All of this is interesting because honey is a staple food of the Jewish New Year’s holiday of Rosh Hashanah, which begins this year on Wednesday, Sept. 28… Among the familiar traditions of Rosh Hashanah are the dipping of apple slices in honey and eating honey cake…
“We’re passionate about making honey,” said Carol Ragan. “When we first discovered hives on our Croswell farm we were excited to experiment with making honey. We never realized how much we would come to enjoy it or how much of a market there is for honey products.”
Even with colony collapse disorder, beekeeping is on the rise throughout the country. New York City legalized recreational beekeeping last year, and even Michelle Obama had a beehive installed outside the White House.
…While the Bible describes Israel as “the land flowing with milk and honey,” it was more than likely referring to date honey. Bees were not common in Israel thousands of years ago, but today Israel has about 500 beekeepers with approximately 90,000 beehives that produce more than 3,500 tons of honey annually.
The basis of using honey in baked goods and dipping apples into honey on Rosh Hashanah is to have a sweet year. While the secular New Year is kicked off with toasts of champagne, the Jewish New Year is launched with the sweet taste of honey. And maybe a little sugar high too.”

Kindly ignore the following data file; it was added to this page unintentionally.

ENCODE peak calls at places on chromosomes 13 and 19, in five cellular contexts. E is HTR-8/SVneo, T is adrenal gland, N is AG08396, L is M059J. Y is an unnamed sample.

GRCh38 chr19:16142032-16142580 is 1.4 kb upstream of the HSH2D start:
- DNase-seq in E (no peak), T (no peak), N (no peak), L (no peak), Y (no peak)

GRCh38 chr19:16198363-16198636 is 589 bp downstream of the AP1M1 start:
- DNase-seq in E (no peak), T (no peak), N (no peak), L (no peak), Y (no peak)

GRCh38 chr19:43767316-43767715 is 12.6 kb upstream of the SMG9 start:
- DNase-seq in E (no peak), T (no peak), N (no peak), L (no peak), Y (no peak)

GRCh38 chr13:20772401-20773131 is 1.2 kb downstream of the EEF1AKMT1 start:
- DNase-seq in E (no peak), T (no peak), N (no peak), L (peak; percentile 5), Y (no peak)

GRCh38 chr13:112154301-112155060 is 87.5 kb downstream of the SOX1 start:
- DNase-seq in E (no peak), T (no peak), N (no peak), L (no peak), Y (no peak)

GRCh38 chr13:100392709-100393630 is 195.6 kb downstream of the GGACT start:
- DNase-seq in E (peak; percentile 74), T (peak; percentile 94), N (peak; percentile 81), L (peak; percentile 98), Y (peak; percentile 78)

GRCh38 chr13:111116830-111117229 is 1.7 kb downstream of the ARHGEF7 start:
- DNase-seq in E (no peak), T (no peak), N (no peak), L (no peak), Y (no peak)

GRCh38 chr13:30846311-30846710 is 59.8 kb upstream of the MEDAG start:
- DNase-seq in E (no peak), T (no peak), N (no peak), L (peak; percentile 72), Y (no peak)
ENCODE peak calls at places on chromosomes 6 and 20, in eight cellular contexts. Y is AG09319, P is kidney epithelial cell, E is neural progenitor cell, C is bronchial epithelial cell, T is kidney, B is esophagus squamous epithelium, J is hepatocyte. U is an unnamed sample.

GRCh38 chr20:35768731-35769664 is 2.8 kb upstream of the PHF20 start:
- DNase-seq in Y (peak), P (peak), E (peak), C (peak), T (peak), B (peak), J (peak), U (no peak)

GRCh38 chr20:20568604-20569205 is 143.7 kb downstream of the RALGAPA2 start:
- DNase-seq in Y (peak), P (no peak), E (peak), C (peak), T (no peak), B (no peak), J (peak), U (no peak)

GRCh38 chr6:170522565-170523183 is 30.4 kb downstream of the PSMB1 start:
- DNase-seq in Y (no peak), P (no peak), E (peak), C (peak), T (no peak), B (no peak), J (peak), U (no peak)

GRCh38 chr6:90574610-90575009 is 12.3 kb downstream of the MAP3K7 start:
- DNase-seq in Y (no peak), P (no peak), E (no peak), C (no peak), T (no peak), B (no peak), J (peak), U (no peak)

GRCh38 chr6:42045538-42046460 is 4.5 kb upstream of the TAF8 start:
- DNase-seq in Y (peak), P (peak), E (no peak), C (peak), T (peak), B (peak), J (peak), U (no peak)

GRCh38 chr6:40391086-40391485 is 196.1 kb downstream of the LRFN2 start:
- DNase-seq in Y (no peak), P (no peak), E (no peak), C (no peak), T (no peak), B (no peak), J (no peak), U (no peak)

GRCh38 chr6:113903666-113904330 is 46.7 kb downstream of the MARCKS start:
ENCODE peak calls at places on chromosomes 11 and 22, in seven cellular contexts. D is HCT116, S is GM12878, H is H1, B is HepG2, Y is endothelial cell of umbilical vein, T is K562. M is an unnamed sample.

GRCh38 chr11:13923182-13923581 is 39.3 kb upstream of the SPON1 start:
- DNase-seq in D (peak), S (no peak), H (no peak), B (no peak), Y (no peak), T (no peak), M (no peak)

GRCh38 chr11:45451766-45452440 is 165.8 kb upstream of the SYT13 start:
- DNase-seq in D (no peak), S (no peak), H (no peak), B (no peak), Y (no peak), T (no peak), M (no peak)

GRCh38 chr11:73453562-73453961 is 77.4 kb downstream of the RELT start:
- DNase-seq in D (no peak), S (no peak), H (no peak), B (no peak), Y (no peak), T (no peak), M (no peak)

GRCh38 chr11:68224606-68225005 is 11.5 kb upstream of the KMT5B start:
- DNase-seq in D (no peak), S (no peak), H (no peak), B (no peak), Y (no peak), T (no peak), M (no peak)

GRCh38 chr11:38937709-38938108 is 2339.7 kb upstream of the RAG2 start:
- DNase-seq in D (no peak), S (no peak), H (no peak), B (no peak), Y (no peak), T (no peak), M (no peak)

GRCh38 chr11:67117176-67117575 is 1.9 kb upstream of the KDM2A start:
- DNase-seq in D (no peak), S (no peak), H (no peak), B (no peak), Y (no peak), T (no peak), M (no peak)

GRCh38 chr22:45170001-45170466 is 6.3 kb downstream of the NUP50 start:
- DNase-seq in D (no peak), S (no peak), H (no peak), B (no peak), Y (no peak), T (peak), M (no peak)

“A few days ago I visited a friend of mine who runs a farm on the outskirts of Nairobi. Su Kahumbu is an organic farmer who does amazing work with farmers across Kenya promoting sustainable agriculture and innovation…
One of the crops growing at her beautiful model farm are raspberries.
These delicious fruits are one of my favourite desserts… And of course in order to have raspberries on the table you need to have raspberry bushes. The raspberry bushes have flowers that need to be pollinated in order for the beautiful and yummy fruit to develop…
Raspberry flowers are composite flowers – which means that they are actually made up of many tiny individual flowers all joined together.